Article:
Health technology assessment between our health care system and our health: Exploring the potential of reflexive HTA
Graduate studies at Western
Poiesis and Praxis 2 (s 2-3):157-174 (2004)
|Abstract||In this contribution, I wish to explore the potential of health technology assessment and ethics for increasing our capacity to pre-empt the shortcomings and undesired consequences of modern health care while maintaining its benefits. Central is the presumption that in case of some health problems this cannot be done unless we explicitly reconsider some features of the modern health care system, especially those related to its strong reliance on scientific rationality and the strong role played by medical professionals.So as to both maintain the benefits of advanced health care and ensure that it produces less reason for concern, we need to reconsider our approach to rationality—and maybe even the way in which we build our health care system around that rationality. That is, we need to introduce an element of reflexivity. Two types of circumstances are being explored in which such reflexivity may prove worthwhile: controversies on side effects, and persistent problems encountered in optimising health care. Drawing on brief discussions of typical cases, we explore the potential of reflexive HTA and its methodical prerequisites.We conclude that ethicists may contribute to reflexive HTA, if they combine a hermeneutic—and often also participative—methodology with a solid understanding of the relation between the health problem under scrutiny and more general critique of the health care system. Insights from the areas of science and technology studies, as well as from social philosophy may be critical items in their tool kit|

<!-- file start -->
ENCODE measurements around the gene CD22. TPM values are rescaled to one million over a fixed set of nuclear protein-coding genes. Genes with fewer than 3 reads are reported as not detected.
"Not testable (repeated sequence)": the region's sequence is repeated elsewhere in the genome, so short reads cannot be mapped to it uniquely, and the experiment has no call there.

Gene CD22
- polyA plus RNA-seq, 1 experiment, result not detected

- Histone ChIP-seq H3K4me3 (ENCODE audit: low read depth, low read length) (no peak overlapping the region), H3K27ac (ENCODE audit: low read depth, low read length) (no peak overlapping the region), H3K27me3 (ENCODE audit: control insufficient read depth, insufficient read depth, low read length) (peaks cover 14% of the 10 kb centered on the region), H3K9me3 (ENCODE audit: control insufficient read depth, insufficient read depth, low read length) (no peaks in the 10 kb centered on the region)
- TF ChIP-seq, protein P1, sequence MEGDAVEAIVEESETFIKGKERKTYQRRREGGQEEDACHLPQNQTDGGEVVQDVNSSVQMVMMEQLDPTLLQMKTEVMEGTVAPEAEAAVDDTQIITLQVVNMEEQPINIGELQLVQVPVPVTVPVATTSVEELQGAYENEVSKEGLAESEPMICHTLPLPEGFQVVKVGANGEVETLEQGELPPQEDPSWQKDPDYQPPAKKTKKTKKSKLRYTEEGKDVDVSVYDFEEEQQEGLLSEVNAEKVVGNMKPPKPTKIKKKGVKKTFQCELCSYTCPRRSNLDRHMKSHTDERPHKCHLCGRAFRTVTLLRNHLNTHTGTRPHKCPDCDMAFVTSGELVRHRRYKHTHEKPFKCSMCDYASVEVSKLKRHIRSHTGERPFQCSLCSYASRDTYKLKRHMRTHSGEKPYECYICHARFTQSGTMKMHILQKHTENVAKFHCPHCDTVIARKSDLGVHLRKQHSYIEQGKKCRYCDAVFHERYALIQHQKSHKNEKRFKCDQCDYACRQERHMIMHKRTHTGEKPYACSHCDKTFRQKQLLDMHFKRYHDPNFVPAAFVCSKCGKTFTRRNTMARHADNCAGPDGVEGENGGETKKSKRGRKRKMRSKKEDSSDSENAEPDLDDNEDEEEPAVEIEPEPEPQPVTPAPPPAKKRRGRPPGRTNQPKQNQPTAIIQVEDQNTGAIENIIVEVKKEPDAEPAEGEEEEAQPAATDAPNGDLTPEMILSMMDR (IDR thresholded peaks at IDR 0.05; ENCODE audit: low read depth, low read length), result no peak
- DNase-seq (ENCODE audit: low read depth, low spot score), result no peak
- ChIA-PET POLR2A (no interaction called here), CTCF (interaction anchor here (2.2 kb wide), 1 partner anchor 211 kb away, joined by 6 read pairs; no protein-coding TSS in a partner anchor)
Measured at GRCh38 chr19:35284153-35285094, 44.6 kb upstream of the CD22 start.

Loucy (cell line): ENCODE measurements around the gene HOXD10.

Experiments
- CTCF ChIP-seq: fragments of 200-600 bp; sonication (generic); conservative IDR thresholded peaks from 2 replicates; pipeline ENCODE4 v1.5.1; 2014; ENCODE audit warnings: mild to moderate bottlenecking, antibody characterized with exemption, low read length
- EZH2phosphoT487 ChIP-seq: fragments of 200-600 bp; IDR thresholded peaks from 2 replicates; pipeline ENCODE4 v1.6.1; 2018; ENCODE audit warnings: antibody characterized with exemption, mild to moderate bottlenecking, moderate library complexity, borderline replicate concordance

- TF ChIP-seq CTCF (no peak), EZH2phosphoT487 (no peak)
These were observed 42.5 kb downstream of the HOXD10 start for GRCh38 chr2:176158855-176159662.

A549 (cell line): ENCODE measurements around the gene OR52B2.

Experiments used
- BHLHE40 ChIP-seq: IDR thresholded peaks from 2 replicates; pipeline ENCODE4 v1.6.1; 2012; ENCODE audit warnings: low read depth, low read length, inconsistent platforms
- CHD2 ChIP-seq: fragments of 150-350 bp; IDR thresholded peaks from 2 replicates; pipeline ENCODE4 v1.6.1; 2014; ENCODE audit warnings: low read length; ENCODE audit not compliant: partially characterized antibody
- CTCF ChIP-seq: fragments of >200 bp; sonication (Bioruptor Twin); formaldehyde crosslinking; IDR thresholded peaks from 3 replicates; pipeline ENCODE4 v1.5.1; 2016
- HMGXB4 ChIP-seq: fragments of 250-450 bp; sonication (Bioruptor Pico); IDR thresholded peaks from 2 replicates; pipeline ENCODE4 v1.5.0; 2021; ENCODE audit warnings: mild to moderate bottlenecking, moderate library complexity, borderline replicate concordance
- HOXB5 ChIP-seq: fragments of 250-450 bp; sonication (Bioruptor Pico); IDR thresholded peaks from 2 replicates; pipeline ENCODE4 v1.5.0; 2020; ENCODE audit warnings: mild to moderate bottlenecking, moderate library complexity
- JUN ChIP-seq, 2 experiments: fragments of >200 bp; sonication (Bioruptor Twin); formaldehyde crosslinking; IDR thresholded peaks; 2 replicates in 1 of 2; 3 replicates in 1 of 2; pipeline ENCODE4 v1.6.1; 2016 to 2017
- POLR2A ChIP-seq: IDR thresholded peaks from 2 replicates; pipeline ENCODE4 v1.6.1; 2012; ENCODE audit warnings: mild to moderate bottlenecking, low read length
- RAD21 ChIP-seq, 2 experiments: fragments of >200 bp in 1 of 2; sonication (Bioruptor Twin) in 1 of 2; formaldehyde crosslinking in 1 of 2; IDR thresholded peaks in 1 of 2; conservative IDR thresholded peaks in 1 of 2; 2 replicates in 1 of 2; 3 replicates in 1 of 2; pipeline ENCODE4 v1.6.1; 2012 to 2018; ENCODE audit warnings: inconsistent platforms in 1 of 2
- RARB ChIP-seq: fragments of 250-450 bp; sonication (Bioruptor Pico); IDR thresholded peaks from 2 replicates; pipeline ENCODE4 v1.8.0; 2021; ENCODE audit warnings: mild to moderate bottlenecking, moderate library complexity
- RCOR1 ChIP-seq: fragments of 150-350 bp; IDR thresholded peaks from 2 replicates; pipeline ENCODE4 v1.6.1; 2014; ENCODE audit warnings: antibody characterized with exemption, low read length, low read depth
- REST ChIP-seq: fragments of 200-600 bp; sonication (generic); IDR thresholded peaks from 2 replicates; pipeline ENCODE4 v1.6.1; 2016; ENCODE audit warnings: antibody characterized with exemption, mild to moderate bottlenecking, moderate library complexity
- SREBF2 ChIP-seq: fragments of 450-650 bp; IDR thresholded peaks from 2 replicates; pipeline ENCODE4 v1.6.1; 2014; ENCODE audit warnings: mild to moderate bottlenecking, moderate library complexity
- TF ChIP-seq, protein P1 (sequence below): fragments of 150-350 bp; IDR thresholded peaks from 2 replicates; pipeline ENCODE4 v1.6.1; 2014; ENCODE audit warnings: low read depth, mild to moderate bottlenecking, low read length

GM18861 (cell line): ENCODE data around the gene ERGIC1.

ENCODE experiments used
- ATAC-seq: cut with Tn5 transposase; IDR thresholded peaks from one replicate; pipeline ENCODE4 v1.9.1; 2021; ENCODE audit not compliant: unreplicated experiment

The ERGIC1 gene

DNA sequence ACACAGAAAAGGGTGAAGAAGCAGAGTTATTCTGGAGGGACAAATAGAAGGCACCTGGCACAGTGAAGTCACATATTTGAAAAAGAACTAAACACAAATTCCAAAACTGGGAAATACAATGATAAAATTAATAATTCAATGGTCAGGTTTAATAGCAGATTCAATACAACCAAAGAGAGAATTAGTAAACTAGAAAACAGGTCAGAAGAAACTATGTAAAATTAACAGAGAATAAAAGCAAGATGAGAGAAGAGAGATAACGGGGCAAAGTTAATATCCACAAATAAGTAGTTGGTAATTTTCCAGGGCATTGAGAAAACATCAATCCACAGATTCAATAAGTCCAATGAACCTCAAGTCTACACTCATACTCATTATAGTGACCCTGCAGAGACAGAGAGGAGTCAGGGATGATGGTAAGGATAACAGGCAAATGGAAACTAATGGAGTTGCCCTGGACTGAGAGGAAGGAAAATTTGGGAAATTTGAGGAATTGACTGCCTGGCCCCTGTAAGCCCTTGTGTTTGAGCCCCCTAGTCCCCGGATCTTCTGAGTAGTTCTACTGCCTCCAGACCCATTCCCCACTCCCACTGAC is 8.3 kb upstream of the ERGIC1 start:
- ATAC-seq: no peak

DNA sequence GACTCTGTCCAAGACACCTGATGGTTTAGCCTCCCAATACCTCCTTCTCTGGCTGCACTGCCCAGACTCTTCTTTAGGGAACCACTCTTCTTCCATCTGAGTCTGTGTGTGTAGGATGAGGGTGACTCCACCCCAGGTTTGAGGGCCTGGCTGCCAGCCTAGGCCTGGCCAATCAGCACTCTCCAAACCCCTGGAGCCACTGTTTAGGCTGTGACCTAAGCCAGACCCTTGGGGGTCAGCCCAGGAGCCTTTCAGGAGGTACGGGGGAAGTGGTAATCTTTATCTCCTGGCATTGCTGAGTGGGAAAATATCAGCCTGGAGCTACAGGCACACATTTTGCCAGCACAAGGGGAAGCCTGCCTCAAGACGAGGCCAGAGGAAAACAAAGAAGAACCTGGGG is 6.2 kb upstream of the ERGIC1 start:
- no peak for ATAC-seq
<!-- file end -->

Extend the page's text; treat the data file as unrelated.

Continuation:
|Keywords||No keywords specified (fix it)|
|Categories||categorize this paper)|
|Through your library||Configure|
Similar books and articles
Jessica Pierce (2002). Can Bioethics Survive in a Dying World? Journal of Medical Humanities 23 (1):3-6.
Lorian E. Hardcastle, Katherine L. Record, Peter D. Jacobson & Lawrence O. Gostin (2011). Improving the Population's Health: The Affordable Care Act and the Importance of Integration. Journal of Law, Medicine and Ethics 39 (3):317-327.
Ren-Zong Qiu (1989). Equity and Public Health Care in China. Journal of Medicine and Philosophy 14 (3):283-287.
Laurence B. McCullough (1994). Should We Create a Health Care System in the United States? Journal of Medicine and Philosophy 19 (5):483-490.
Elin Palm (2013). Who Cares? Moral Obligations in Formal and Informal Care Provision in the Light of ICT-Based Home Care. Health Care Analysis 21 (2):171-188.
Robert A. Pearlman (1992). An Ethical Framework for Rationing Health Care. Journal of Medicine and Philosophy 17 (1):79-96.
Daniel Callahan (2001). Health Care for Children: A Community Perspective. Journal of Medicine and Philosophy 26 (2):137 – 146.
Larry R. Churchill (1999). The United States Health Care System Under Managed Care: How the Commodification of Health Care Distorts Ethics and Threatens Equity. [REVIEW] Health Care Analysis 7 (4):393-411.
Dan W. Brock (2001). Children's Rights to Health Care. Journal of Medicine and Philosophy 26 (2):163 – 177.
Bjørn Hofmann (2005). On Value-Judgements and Ethics in Health Technology Assessment. Poiesis and Praxis 3 (4):277-295.
Added to index2009-01-28
Total downloads5 ( #170,270 of 739,359 )
Recent downloads (6 months)0
How can I increase my downloads?